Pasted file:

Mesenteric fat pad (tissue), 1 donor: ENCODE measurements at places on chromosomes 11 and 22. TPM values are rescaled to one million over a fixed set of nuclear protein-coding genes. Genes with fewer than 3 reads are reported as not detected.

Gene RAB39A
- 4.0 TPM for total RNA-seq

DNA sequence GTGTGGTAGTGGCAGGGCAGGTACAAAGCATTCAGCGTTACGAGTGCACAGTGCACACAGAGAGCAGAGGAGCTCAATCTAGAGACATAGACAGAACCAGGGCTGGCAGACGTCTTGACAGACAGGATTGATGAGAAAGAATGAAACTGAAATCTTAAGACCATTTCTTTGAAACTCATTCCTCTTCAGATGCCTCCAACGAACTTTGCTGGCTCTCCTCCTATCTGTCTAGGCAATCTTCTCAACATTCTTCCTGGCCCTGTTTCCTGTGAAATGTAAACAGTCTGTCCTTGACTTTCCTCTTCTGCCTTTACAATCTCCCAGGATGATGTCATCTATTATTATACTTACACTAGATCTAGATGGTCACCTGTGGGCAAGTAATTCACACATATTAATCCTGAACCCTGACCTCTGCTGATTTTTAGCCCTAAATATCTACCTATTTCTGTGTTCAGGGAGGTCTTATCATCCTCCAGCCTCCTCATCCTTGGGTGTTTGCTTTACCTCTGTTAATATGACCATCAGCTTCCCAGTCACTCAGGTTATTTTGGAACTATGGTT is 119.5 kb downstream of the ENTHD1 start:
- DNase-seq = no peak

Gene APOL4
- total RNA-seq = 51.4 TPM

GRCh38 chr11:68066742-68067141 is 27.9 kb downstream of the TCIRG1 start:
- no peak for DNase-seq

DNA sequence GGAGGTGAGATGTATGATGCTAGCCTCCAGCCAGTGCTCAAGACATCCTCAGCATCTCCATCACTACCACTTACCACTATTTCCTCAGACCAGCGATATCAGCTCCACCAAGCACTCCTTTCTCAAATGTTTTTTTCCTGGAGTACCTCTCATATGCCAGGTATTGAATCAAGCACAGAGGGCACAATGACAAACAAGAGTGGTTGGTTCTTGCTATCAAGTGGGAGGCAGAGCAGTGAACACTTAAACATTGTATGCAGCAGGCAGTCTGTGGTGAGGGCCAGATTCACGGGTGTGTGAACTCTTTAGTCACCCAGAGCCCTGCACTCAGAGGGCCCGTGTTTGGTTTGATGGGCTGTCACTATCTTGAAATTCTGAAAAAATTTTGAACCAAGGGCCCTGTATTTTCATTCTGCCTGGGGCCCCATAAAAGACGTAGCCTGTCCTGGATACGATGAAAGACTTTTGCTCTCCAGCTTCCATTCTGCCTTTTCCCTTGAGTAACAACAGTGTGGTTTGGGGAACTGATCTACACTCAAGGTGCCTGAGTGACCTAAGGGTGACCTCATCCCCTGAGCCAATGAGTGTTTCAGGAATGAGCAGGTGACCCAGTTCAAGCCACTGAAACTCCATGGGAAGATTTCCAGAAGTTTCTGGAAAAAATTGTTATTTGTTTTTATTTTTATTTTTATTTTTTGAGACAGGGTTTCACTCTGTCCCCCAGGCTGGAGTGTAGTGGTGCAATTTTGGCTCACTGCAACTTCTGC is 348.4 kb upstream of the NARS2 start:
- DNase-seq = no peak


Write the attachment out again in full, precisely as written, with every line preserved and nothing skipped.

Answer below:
Mesenteric fat pad (tissue), 1 donor: ENCODE measurements at places on chromosomes 11 and 22. TPM values are rescaled to one million over a fixed set of nuclear protein-coding genes. Genes with fewer than 3 reads are reported as not detected.

Gene RAB39A
- 4.0 TPM for total RNA-seq

DNA sequence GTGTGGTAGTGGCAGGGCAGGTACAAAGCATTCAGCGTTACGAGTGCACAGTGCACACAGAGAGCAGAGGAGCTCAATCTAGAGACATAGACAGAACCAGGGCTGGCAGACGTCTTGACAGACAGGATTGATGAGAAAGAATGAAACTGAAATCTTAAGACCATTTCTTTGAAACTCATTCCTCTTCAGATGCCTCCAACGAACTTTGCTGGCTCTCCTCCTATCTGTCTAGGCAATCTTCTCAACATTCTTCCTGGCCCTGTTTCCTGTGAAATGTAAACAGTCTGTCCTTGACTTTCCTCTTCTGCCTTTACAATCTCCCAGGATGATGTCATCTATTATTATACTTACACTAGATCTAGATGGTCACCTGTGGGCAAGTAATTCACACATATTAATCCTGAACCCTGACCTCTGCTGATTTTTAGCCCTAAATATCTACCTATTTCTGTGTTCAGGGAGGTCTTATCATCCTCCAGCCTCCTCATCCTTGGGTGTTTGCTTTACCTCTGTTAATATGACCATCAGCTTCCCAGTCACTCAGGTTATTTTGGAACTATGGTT is 119.5 kb downstream of the ENTHD1 start:
- DNase-seq = no peak

Gene APOL4
- total RNA-seq = 51.4 TPM

GRCh38 chr11:68066742-68067141 is 27.9 kb downstream of the TCIRG1 start:
- no peak for DNase-seq

DNA sequence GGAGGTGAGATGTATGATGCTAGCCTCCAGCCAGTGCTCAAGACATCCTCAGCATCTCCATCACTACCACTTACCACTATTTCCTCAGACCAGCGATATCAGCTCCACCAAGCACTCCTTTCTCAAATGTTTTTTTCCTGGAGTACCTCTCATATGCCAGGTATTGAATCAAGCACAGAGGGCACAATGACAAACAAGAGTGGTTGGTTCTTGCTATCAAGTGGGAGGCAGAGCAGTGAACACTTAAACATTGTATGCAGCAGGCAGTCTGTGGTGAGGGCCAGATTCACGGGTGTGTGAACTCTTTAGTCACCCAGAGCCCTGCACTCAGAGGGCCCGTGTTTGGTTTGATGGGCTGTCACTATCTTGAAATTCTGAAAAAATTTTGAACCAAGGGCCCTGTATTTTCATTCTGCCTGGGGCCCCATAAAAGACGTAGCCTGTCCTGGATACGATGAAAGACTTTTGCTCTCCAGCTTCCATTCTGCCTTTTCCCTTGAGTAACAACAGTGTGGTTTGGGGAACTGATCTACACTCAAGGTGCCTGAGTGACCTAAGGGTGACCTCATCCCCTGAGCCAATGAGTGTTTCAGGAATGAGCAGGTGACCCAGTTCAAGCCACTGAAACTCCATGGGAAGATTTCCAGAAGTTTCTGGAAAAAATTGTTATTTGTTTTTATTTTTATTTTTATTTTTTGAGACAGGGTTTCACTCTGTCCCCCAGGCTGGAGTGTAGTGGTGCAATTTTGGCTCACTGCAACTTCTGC is 348.4 kb upstream of the NARS2 start:
- DNase-seq = no peak